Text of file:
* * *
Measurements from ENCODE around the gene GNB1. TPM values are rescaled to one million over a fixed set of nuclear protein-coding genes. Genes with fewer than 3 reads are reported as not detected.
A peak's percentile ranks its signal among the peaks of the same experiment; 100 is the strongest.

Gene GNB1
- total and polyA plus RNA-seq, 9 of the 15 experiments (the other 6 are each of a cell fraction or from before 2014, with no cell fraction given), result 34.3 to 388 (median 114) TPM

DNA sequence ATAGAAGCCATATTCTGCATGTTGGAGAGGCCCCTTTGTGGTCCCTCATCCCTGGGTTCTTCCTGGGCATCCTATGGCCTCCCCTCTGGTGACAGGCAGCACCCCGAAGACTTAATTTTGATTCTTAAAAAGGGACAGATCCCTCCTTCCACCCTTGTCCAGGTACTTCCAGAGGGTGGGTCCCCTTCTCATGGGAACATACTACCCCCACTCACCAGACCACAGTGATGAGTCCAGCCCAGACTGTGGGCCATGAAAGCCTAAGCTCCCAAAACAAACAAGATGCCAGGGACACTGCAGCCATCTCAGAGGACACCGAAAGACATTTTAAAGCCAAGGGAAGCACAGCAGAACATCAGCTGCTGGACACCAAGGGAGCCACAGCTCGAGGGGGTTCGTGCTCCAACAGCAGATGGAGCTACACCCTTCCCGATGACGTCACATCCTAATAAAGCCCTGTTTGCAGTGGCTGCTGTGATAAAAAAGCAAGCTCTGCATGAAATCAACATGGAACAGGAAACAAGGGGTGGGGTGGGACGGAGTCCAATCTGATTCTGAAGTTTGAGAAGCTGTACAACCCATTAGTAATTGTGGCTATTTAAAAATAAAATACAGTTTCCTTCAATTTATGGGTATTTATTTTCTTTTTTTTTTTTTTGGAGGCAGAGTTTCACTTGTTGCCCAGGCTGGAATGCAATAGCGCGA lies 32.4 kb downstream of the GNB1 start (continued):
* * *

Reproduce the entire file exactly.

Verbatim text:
Measurements from ENCODE around the gene GNB1. TPM values are rescaled to one million over a fixed set of nuclear protein-coding genes. Genes with fewer than 3 reads are reported as not detected.
A peak's percentile ranks its signal among the peaks of the same experiment; 100 is the strongest.

Gene GNB1
- total and polyA plus RNA-seq, 9 of the 15 experiments (the other 6 are each of a cell fraction or from before 2014, with no cell fraction given), result 34.3 to 388 (median 114) TPM

DNA sequence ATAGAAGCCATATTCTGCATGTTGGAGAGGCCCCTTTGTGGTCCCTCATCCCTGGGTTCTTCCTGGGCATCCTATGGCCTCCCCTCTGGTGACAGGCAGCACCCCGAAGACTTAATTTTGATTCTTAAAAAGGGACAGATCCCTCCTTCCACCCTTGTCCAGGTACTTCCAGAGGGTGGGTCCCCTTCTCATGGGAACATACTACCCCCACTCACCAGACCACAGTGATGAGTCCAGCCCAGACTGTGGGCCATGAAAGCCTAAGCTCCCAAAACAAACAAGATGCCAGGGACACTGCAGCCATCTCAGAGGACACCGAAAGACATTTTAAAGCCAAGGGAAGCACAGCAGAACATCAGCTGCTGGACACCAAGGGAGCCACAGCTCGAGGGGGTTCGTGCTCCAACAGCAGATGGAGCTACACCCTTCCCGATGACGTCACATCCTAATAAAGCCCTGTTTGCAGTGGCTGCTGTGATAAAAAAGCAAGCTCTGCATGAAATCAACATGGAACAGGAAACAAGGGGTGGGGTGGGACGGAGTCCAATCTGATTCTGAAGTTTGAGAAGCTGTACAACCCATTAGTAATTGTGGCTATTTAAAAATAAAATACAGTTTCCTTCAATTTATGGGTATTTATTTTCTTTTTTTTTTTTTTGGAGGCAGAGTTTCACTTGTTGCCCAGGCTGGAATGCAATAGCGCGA lies 32.4 kb downstream of the GNB1 start (continued):